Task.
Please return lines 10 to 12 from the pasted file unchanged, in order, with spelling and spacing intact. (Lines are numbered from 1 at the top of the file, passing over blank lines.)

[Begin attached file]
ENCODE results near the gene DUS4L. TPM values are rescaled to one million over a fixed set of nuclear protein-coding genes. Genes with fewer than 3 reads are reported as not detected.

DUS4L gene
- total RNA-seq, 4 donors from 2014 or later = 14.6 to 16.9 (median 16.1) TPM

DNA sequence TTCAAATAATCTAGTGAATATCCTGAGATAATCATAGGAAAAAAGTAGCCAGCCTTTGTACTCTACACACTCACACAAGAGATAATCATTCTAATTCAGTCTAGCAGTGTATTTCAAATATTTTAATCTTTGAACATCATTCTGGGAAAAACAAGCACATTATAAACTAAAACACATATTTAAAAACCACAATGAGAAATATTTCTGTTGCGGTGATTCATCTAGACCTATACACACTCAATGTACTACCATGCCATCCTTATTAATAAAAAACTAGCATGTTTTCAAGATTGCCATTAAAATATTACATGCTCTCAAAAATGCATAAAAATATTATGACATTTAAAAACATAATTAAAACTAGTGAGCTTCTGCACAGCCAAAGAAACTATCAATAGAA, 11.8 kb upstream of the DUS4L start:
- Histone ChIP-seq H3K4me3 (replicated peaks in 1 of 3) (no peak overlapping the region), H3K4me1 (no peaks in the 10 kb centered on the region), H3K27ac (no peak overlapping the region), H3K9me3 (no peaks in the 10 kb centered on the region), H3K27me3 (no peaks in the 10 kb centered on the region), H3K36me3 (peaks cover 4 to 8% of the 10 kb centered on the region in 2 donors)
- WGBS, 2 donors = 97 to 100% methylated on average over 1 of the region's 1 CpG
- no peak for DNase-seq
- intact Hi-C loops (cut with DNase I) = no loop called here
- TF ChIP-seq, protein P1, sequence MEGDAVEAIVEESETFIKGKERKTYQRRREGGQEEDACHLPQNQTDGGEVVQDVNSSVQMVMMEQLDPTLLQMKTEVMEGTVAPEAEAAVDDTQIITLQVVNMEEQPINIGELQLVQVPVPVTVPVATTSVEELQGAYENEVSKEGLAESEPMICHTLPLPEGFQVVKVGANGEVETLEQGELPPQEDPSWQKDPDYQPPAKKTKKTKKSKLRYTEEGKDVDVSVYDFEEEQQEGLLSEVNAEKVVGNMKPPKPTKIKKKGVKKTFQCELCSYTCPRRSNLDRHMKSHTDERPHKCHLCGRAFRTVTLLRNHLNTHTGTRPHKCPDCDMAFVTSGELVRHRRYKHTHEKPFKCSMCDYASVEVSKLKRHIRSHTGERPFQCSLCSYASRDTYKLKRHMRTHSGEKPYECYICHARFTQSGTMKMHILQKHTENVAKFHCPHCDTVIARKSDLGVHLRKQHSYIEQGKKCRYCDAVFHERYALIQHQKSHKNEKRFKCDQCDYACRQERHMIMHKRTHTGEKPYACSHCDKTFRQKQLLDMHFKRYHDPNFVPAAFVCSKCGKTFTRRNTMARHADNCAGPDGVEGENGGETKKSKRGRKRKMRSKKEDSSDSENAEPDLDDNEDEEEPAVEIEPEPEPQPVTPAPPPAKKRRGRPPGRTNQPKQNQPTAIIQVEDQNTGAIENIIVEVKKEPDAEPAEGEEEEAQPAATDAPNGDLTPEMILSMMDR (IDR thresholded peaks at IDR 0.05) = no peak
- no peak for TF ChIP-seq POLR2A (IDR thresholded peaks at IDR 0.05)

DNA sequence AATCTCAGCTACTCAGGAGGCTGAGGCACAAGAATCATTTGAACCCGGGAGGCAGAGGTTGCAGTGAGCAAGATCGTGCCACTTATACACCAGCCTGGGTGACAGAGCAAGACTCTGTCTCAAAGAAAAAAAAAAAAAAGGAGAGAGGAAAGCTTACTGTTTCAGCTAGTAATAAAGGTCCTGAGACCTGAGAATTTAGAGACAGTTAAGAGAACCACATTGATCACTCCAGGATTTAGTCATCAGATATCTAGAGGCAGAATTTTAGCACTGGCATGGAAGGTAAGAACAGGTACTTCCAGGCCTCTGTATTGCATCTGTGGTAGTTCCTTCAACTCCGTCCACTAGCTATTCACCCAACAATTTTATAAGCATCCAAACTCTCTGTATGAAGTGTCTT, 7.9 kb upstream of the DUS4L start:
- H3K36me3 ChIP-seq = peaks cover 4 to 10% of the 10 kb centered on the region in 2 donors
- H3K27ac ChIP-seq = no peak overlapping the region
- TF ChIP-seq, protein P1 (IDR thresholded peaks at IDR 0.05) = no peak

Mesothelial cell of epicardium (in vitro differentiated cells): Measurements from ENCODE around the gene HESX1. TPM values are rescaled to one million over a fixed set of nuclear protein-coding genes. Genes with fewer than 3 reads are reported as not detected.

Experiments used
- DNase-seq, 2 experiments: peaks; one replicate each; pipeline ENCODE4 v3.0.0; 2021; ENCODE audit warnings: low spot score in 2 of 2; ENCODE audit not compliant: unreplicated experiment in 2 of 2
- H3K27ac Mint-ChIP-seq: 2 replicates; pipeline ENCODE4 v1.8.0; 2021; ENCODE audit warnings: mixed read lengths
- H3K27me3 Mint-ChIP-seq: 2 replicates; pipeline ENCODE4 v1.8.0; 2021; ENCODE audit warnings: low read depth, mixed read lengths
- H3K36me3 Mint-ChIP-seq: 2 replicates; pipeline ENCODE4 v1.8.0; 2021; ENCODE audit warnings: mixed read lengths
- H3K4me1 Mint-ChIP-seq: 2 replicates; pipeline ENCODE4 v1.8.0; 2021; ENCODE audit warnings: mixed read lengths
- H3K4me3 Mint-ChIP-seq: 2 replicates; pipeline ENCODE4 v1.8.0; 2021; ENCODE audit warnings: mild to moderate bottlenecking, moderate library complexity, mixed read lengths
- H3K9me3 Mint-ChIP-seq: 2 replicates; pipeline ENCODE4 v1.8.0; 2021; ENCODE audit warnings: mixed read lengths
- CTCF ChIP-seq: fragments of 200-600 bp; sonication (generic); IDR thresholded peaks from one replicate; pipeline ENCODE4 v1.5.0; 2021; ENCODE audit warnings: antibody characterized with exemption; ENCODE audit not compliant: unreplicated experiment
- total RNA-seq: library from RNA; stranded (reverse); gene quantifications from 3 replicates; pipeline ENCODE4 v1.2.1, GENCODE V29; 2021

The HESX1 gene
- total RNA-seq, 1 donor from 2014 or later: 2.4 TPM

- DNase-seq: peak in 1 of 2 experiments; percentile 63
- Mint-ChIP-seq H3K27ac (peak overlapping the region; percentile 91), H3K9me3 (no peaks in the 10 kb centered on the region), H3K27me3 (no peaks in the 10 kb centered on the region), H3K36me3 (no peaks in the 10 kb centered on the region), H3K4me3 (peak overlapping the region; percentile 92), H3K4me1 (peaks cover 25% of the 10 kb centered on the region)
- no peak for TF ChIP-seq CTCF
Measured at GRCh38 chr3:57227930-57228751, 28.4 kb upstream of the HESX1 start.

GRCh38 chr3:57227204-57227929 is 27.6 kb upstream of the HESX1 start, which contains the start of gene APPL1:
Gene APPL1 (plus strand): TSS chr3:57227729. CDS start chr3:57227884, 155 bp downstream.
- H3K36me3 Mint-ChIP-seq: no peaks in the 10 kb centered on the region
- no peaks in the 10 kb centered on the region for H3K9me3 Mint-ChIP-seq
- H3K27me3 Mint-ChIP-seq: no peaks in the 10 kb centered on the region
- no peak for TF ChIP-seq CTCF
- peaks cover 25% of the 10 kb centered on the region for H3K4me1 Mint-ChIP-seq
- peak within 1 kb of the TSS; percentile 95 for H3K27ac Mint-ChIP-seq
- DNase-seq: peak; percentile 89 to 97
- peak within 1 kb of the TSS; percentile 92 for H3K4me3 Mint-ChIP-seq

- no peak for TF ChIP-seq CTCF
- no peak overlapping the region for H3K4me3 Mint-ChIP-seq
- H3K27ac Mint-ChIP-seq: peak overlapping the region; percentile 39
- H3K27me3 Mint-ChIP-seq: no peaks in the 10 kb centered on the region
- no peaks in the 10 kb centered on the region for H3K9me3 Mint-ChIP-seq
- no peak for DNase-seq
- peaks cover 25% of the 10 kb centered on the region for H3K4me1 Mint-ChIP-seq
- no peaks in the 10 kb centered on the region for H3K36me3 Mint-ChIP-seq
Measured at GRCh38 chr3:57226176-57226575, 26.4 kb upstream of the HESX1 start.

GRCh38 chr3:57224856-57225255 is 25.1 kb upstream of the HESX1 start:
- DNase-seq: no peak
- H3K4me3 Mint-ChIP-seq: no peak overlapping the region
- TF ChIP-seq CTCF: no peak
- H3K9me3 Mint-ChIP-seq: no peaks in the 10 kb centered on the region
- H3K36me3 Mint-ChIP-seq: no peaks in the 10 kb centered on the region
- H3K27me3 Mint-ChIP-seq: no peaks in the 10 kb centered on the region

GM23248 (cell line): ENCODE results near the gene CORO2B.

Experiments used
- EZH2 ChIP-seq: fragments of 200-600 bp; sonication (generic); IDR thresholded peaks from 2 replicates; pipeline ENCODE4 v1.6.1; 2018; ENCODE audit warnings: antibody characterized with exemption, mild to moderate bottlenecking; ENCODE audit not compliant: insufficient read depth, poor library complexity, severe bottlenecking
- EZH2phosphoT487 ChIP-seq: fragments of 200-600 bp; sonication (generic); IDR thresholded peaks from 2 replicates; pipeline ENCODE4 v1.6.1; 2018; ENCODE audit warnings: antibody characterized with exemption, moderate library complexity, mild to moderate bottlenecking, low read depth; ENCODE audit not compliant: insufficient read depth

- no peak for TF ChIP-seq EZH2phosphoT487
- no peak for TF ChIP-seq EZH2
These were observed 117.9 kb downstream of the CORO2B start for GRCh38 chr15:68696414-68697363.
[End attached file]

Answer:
- no peak for TF ChIP-seq POLR2A (IDR thresholded peaks at IDR 0.05)

DNA sequence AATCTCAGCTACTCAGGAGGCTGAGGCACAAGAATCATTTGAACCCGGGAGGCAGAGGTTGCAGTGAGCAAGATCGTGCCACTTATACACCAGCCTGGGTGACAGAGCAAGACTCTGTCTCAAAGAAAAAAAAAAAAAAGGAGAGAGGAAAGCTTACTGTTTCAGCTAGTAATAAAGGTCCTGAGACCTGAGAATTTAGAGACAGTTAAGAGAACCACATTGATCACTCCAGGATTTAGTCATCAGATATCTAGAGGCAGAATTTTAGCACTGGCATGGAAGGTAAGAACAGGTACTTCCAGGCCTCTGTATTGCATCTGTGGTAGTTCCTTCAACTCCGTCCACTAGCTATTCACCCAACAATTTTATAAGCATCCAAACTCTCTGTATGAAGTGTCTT, 7.9 kb upstream of the DUS4L start:
- H3K36me3 ChIP-seq = peaks cover 4 to 10% of the 10 kb centered on the region in 2 donors